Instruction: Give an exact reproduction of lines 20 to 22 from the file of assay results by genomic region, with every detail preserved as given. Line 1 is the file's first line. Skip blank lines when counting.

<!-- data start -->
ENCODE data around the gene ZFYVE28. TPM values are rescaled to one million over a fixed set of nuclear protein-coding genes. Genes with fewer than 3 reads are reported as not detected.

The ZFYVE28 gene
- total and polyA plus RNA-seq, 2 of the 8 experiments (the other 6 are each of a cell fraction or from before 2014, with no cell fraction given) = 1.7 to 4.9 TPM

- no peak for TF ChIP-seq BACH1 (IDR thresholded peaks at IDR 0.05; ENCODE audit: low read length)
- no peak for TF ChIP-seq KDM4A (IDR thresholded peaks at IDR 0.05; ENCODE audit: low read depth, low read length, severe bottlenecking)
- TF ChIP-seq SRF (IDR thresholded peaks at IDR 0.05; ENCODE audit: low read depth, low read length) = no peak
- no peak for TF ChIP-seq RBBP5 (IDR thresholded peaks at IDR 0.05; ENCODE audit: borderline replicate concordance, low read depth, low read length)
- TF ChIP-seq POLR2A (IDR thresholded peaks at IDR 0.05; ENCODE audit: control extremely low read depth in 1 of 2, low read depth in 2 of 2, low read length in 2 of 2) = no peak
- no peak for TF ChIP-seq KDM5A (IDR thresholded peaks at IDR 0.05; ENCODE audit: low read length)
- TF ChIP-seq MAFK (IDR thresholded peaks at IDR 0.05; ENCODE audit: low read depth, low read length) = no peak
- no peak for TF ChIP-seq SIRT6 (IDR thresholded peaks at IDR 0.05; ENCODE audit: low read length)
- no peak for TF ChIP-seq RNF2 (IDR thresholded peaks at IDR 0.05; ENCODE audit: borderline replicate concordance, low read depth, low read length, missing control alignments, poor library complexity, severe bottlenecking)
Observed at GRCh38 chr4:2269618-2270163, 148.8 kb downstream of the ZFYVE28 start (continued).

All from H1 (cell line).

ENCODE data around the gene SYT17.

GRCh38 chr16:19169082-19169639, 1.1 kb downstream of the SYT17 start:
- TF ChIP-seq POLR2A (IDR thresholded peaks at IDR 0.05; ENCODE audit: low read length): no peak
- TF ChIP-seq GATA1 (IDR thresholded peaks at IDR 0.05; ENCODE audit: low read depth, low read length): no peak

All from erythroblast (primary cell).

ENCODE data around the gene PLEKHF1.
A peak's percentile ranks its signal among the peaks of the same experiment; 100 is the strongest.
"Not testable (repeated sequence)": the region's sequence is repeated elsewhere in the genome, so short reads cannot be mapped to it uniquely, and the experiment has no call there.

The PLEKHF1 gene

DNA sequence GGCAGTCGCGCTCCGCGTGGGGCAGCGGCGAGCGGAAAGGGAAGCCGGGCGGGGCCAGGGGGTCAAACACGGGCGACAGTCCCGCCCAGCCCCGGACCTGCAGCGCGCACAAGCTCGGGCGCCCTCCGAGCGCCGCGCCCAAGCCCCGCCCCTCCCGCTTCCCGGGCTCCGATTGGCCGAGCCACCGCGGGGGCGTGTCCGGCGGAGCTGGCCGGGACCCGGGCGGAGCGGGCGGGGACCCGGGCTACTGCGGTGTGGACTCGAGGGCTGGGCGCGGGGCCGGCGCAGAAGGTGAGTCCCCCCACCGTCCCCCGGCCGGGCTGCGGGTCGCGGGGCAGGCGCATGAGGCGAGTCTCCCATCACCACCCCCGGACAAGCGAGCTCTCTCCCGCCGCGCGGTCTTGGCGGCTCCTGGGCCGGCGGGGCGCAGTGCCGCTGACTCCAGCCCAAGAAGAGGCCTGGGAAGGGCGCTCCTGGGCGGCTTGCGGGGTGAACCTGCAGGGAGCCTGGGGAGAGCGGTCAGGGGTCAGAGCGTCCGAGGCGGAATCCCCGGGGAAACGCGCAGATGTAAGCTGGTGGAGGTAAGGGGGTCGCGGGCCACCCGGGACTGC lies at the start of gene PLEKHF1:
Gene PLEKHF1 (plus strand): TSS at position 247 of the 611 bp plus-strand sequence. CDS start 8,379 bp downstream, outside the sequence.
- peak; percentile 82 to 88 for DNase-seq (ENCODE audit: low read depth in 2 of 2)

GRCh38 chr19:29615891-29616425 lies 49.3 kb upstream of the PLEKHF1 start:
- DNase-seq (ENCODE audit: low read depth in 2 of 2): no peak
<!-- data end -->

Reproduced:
ENCODE data around the gene PLEKHF1.
A peak's percentile ranks its signal among the peaks of the same experiment; 100 is the strongest.
"Not testable (repeated sequence)": the region's sequence is repeated elsewhere in the genome, so short reads cannot be mapped to it uniquely, and the experiment has no call there.